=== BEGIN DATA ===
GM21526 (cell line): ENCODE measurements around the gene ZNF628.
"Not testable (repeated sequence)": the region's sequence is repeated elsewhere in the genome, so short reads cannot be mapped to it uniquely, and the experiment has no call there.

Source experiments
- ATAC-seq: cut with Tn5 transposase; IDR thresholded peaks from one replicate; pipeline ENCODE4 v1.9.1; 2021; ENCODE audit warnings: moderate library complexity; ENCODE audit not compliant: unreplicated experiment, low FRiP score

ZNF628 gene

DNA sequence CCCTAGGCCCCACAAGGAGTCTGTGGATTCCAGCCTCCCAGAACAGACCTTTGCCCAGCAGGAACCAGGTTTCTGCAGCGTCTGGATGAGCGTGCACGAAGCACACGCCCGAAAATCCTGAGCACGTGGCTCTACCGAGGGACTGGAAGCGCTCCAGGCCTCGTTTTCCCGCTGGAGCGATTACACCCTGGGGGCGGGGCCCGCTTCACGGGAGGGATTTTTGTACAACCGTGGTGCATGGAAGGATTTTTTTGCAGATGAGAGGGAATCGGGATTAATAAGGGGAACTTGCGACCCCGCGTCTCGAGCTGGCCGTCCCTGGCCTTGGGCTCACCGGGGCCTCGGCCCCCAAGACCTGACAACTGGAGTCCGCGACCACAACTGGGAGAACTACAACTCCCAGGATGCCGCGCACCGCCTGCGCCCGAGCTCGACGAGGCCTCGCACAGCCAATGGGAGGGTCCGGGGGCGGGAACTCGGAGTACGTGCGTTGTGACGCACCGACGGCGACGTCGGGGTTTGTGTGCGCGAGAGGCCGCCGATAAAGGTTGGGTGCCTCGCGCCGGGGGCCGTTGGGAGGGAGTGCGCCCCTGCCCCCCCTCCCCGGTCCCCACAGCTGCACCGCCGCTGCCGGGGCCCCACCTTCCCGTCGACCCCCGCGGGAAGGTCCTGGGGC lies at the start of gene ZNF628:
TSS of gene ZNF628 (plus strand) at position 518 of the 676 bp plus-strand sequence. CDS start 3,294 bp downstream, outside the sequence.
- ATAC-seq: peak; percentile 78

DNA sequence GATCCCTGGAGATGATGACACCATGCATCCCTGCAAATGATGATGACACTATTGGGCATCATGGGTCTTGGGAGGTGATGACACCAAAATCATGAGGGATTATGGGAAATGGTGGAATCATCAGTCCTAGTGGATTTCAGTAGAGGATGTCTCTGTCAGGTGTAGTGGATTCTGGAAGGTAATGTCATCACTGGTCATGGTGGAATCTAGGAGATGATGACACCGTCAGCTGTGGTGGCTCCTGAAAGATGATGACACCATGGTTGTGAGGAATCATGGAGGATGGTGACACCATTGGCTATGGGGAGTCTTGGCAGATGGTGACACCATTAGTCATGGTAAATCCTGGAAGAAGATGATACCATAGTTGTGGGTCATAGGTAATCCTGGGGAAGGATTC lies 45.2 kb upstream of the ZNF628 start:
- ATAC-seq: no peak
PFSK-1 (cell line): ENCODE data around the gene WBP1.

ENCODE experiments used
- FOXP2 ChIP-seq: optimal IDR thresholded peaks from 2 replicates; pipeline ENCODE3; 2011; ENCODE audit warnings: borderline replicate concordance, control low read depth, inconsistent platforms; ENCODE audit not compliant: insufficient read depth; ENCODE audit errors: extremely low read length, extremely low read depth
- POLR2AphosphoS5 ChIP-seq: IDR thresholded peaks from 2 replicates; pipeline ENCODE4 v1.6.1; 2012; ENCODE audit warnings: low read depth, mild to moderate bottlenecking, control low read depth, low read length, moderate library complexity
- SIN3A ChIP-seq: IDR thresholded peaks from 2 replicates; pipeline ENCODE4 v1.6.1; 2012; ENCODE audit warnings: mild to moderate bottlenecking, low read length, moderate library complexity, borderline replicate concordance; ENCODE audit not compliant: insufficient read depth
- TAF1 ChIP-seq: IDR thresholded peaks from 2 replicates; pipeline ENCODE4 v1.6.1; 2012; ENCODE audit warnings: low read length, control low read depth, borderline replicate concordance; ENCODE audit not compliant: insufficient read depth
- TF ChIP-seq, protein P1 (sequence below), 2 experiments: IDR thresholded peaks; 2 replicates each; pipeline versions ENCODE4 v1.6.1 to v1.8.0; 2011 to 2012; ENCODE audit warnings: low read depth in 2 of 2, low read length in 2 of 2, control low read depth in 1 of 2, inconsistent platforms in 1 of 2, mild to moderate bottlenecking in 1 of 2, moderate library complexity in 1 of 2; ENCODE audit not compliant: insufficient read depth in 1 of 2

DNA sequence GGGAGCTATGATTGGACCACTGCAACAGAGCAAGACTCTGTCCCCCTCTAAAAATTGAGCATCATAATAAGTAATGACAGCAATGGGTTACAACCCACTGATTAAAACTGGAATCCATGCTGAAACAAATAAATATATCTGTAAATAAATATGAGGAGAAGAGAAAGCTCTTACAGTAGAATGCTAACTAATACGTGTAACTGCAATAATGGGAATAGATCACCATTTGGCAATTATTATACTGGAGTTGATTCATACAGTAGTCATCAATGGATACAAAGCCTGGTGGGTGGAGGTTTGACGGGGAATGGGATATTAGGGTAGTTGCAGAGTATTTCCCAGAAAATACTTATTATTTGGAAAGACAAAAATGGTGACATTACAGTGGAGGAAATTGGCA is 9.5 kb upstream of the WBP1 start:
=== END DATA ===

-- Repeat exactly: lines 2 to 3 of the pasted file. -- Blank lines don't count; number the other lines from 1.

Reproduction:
"Not testable (repeated sequence)": the region's sequence is repeated elsewhere in the genome, so short reads cannot be mapped to it uniquely, and the experiment has no call there.

Source experiments